Recently, I have found out how time formats on iOS devices can impact the ones inside a mobile app. Let's see how to make an application always display the 24-hour format regardless of your iPhone's or iPad's settings.
Time formats on iOS devices
As you probably know, in iOS you can choose between a 24-hour date format and 12-hour date format (A.M./P.M.). Depending on local tradition or habits, users usually choose one of these formats. They can change the format anytime they want via Settings (Settings > General > Date & Time).
But - which was something new for me - 24/12-hour formats have a big impact on date formats inside an app.
Default 24-hour time format
In one of the apps that I’m developing, a client wanted a 24-hour date format.It felt natural for him, because this format is popular in his region.
So, from API I’m getting a
String with a Rails format of the date. Then I need to parse this JSON endpoint into
Date(). More about handling Rails date formats in Swift can be found here.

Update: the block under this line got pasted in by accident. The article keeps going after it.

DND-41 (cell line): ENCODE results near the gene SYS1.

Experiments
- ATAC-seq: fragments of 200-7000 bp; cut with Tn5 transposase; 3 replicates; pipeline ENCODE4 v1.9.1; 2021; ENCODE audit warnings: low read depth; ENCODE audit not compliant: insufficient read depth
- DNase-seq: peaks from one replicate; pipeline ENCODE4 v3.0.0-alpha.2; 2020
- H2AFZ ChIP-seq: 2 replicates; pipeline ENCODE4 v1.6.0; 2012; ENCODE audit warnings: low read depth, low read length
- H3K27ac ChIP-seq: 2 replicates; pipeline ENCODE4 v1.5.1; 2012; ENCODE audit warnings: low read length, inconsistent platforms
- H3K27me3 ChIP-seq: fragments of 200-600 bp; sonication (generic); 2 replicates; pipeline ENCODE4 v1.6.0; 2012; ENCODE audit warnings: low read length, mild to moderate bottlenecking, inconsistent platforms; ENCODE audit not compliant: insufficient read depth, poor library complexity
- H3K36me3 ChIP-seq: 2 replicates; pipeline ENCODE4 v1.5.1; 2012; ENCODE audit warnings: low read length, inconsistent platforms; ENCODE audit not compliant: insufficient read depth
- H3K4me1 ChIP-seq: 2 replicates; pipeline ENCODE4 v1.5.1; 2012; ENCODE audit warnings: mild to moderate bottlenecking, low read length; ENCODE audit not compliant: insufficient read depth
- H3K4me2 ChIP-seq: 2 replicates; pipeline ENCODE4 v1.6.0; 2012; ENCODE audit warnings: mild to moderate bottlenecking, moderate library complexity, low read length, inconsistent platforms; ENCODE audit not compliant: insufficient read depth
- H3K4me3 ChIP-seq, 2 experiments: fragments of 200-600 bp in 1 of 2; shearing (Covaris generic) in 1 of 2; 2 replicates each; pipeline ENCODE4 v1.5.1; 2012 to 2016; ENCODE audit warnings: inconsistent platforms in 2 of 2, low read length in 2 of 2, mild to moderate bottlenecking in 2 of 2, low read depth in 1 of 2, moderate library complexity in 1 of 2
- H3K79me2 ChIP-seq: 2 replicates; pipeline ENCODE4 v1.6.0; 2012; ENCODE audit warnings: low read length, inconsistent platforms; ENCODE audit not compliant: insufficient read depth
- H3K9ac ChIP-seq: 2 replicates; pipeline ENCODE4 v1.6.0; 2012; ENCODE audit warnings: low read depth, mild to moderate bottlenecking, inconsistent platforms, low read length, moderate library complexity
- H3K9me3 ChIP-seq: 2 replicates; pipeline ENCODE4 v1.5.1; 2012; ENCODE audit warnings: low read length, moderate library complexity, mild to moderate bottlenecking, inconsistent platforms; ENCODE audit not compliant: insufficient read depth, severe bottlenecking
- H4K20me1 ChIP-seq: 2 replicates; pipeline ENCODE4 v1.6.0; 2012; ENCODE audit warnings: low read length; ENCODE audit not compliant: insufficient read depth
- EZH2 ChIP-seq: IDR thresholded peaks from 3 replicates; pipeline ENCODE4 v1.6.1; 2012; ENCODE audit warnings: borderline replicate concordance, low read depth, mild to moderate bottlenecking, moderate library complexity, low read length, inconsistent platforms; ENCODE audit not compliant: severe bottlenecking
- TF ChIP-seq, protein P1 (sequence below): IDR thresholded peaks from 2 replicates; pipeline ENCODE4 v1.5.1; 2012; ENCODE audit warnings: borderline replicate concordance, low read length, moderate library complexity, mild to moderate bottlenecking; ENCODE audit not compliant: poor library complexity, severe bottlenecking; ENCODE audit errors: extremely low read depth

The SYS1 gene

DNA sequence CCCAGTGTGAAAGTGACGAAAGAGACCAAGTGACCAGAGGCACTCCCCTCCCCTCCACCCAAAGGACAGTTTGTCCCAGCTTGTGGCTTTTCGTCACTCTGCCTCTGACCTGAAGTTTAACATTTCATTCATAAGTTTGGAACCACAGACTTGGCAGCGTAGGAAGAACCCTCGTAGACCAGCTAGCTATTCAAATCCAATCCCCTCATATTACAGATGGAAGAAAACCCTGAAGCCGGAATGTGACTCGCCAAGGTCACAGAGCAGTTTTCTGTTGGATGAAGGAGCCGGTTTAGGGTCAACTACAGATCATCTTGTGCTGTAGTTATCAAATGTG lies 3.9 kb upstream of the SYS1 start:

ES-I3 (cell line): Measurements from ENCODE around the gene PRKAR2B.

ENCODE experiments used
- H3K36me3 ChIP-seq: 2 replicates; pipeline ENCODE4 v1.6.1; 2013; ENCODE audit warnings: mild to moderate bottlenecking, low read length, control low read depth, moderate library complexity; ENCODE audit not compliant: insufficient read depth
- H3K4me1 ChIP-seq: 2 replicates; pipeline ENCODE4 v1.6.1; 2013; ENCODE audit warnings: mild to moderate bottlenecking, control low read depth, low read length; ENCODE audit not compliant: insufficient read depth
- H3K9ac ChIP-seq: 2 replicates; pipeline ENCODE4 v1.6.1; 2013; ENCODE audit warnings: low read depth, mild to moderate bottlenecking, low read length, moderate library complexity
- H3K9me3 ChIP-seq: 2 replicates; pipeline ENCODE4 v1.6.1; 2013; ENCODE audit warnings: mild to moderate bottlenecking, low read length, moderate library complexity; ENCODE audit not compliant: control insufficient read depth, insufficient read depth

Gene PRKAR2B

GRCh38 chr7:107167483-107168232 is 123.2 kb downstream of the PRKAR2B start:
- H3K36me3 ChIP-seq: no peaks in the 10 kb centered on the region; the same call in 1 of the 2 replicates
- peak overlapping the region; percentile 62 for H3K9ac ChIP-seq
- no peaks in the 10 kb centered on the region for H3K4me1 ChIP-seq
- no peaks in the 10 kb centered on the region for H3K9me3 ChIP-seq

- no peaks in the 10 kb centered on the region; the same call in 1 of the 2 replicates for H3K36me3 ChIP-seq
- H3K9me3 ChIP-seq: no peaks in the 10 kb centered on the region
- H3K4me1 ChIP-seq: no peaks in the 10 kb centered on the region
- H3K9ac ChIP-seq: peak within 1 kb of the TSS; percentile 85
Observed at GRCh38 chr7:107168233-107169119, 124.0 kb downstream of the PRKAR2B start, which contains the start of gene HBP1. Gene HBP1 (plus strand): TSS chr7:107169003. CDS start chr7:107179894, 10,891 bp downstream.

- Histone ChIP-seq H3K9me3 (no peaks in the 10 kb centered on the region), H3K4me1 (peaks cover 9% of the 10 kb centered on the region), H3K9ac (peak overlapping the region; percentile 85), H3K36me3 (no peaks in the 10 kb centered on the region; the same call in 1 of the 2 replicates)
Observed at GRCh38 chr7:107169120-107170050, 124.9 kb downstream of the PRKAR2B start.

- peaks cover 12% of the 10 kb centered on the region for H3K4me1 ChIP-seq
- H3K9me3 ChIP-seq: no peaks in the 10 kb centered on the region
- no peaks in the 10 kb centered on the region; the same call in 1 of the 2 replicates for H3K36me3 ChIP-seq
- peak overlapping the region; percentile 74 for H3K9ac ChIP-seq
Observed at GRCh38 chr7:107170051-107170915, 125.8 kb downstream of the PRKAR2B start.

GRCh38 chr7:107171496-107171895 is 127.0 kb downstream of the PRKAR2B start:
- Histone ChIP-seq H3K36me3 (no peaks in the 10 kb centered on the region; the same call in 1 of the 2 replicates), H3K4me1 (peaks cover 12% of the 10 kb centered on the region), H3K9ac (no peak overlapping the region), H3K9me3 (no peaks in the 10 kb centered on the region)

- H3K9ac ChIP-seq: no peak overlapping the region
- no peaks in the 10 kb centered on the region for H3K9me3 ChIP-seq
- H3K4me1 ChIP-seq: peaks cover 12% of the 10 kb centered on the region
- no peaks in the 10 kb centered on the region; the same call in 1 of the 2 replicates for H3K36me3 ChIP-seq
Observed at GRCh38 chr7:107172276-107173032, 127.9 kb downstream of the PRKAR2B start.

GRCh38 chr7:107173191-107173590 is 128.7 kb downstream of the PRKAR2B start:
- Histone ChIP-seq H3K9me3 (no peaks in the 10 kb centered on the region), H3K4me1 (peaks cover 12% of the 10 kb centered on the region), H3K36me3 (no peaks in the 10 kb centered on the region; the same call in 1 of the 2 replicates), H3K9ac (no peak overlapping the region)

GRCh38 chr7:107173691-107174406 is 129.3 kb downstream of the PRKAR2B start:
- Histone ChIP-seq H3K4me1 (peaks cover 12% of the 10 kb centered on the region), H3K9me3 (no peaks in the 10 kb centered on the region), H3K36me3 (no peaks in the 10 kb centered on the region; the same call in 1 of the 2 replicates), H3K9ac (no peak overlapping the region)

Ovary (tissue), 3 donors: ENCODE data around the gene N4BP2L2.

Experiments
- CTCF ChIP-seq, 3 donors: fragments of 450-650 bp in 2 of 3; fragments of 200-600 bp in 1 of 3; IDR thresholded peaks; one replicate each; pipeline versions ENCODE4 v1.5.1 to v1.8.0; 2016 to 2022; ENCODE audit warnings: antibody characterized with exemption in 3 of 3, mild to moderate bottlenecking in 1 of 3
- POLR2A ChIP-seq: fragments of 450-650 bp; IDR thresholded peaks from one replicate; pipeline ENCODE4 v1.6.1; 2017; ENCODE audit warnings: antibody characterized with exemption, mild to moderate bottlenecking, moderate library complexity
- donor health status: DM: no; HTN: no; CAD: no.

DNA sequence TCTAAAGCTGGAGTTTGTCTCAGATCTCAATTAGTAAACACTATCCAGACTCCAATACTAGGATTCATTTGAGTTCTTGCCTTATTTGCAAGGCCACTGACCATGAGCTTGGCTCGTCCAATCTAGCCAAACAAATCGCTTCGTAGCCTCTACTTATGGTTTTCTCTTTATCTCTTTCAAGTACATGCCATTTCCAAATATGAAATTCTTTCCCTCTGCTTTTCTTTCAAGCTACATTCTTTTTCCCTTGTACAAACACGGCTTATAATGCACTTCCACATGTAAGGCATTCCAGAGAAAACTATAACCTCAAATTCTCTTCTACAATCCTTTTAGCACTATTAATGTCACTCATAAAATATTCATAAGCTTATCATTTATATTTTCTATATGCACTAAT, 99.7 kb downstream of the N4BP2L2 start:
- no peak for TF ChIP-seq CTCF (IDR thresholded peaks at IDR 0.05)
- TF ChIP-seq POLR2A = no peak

Date() object needs to be changed into a
String that is displayed in app. I use a simple
DateFormatter() with parameters like these:
dateFormatter.dateFormat = "HH:mm"
Hour formats conflict
Soon afterwards, one of the users made a request claiming that the app had a bug. According to his claims, the dates were not displayed in a proper way.
After a quick investigation, we found out that he was using a 12-hour date format on his iPhone than the default 24-hours date format. And this little change impacted all the dates shown inside the app.
What I did
Of course, the simplest solution was to convince the user to change his Settings and use a 24-hour date format instead. But 'simplest' does not mean 'best'.
So I dove into the DateFormatter() to find out that there is a solution to force the app to display the hours in a certain way.
I wanted the app to always display the 24-hour date format, no matter if an iPhone uses a 12-hour or 24-hour date format. I needed to set HH and hide AM/PM markers. You can achieve this by using
customFormatter.setLocalizedDateFormatFromTemplate on DateFormatter():
Then you need to hide AM/PM markers:
customDateFormatter.amSymbol = ""
customDateFormatter.pmSymbol = ""
But this is not all yet. Sometimes the hour format can be forced by a particular region, so the best solution is to set locale:
customDateFormatter.locale = Locale(identifier: "en_US")
That’s all, folks! Now the date will be always dispalyed in the 24-hour format, no matter if a user changed their iPhone Settings or not.
Photo by Han Chau on Unsplash